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Sandra Bullock: Speed Freak

As her ‘Speed 2’ co-star Jason Patric puts it: She’s everything you think she is and not

Sandra BullockSandra Bullock

Sandra Bullock, 69th Annual Academy Awards, March 24th, 1997

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“Hey, April. This is April. April, hi, honey!” Sandra Bullock slaps her leg, leading April – 10 quivering pounds of gargoyle-faced, bull-chested, stick-legged Boston terrier – to vault onto her lap. “April got a bath today,” says Bullock, growling fondly to the sneezing, bug-eyed dog. “You have that shiny glow that is so luxurious.” April now does what even Bullock’s most over-heated fans wouldn’t dare: She slurps busily at the star’s face. “Oh, yes, I know, I know…” says Bullock, trying to control the hummingbird-busy bundle while catching a couple of chin-to-eyebrow licks from April’s surprisingly lengthy tongue.

Bullock sits in a plain, white office amid many similarly plain ones in the Austin, Texas, production headquarters of a movie called Hope Floats. It’s an intimate, character-based film in which Bullock plays Birdee Pruitt, a divorced mother who returns to her Texas hometown to make a new life. Hope Floats won grudging support from 20th Century Fox as part of Bullock’s agreement to make Speed 2: Cruise Control for the studio. Just before April (who belongs to the film’s storyboard artist) skittered into her office, Bullock had been making it clear that the Speed sequel will be her last film, for a while at least, as the lovable ditz who makes buses fly or skids along wave tops as America’s sweetheart. “It’s not that I have clout,” she says, “but I am being given a lot of liberties right now. If I don’t make the most and the best of these liberties, I shouldn’t have them.”

Clearly, the critical and commercial blistering of Bullock’s last two films – Two if by Sea, with Denis Leary as her frenetic Romeo, and In Love and War, with Chris O’Donnell as a woefully miscast Ernest Hemingway – have taken their toll. Finally subduing the wanton April, Bullock fesses up: “I look back on certain choices that I made, and I wonder if I did it out of the working actor’s desperation to just take anything that comes along. I allowed myself, several times, to be mediocre. I’m very well aware of that, and [those films] are good reminders to look back and say, ‘Don’t do that.’ And it’s halfway out of trying to be pleasing to everybody. You find mediocrity that way. I’m not going to allow myself to be mediocre or anything that I am involved with to be mediocre.”

Bullock, who speaks in long skeins of monologue that sometimes seem not to depend on the attentive presence of another party, abruptly frowns. Still tan from several weeks afloat on the Caribbean during Speed 2 and skinnier than ever (“I just see my character in this as very gangly”), Bullock looks curiously like an Egyptian queen, with her aquiline nose, perfect cheekbones and neatly cleft chin. That is, until the dog interrupts with a decidedly unroyal fart. “Oh, April, you have gas again,” says Bullock. “Thank God she wasn’t near the flame.” Bullock pulls a stubby, flickering candle from the side of her desk to the area of toxic emission. Gingerly, she bowls the worried-looking creature through the door and shuts it. “April,” she decrees, “you are condemned.”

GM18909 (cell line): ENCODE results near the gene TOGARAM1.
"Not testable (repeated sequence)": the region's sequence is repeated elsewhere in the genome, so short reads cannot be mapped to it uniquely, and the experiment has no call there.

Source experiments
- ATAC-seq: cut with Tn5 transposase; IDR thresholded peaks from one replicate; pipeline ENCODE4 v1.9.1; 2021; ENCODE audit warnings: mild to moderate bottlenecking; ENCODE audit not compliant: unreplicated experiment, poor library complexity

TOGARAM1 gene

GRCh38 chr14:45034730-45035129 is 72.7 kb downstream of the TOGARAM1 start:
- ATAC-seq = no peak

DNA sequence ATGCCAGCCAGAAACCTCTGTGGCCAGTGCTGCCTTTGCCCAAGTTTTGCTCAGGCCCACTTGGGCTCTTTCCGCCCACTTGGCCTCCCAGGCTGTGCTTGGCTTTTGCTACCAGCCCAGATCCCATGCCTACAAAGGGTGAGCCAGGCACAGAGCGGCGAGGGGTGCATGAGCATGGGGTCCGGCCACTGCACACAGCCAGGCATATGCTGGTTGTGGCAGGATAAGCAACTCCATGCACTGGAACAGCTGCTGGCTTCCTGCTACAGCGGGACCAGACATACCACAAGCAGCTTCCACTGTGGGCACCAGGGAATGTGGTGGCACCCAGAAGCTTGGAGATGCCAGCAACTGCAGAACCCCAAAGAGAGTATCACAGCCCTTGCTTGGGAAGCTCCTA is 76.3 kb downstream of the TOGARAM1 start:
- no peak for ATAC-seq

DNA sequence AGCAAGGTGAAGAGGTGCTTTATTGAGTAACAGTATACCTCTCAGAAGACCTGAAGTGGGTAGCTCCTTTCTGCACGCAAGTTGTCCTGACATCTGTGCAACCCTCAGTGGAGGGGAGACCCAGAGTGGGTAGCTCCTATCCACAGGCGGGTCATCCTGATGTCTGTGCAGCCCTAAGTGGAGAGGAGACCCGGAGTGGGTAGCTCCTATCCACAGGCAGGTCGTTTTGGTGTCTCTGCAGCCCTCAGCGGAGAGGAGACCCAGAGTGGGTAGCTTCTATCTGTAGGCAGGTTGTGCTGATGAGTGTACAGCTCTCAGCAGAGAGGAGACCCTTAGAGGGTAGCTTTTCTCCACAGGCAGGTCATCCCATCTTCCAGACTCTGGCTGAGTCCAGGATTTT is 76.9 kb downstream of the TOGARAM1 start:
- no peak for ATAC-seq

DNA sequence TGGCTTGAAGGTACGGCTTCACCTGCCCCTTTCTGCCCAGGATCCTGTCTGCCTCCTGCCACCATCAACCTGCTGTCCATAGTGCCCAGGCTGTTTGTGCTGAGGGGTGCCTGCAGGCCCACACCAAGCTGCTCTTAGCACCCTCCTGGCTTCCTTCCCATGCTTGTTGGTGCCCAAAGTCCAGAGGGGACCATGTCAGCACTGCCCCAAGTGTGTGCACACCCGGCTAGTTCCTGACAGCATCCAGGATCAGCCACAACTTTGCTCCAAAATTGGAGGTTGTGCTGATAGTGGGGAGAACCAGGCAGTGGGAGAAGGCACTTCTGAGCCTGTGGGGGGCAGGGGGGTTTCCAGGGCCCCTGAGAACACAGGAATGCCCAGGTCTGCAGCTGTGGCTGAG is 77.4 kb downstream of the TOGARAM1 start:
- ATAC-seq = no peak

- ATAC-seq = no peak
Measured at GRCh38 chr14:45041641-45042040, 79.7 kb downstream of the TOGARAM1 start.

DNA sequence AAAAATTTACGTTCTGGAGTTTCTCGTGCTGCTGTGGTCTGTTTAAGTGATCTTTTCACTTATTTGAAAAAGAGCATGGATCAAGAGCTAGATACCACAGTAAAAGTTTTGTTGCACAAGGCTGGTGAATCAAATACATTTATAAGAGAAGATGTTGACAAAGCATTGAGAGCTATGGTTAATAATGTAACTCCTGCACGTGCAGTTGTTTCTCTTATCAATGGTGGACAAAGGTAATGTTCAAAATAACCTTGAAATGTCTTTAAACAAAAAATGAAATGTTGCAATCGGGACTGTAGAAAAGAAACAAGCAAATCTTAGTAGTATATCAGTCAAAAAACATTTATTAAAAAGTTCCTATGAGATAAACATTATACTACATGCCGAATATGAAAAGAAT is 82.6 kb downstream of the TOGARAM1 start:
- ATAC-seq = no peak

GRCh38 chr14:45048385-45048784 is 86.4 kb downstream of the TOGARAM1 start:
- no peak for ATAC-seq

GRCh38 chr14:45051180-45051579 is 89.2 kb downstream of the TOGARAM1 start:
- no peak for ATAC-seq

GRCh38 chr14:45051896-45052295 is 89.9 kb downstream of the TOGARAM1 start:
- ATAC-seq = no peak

It’s not only flatulent canines who have found themselves on the wrong side of Bullock’s door. Last year, the actress conducted a notorious spring housecleaning of her top advisers. She fired Tom Chestaro, her manager of 12 years, and Steve Warren, her attorney of seven years. Chestaro was reportedly seeking his commission for the film deals he helped to set up (he refused to comment).

With the help of her father, John Bullock, who’s been filling her management gap, the 31-year-old actress cut a pretty good deal when she signed on for Speed 2 for a reported $12.5 million and Hope Floats for an estimated additional $11 million. The notion that one who’s granted liberties must work extra hard to deserve them is a typical-enough Bullock credo. She tends to depict the people she admires as paragons of some virtue or another. Thus her director in A Time to Kill, Joel Schumacher, is the most considerate man in the trade; her Speed 2 co-star Jason Patric is the most dedicated to the work; her great buddy (and, speculation has it, former boyfriend) Matthew McConaughey is the man with the most heart. “These are people of passion,” she says. “And, generally, I think people are deathly afraid of passion. It’s something that you can’t control, you can’t bottle it. And, it’s a beautiful thing when you’re the recipient of it or the one who can watch it. I’m really drawn to people like that.”

McConaughey calls Bullock “Redblood – as in, redblooded American woman.” (It’s a line his character uses as he wakes up – amorously inclined – with his wife in the short film Making Sandwiches, directed by Bullock.) “People say, ‘Oh, the girl next door,'” he says. “There’s a lot of validity to that – she’s not up on a pedestal. She’s not vain. She likes the windblown theory. She likes to get in there and get her hands on it, you know. She likes to get her hands on it, whatever it is.”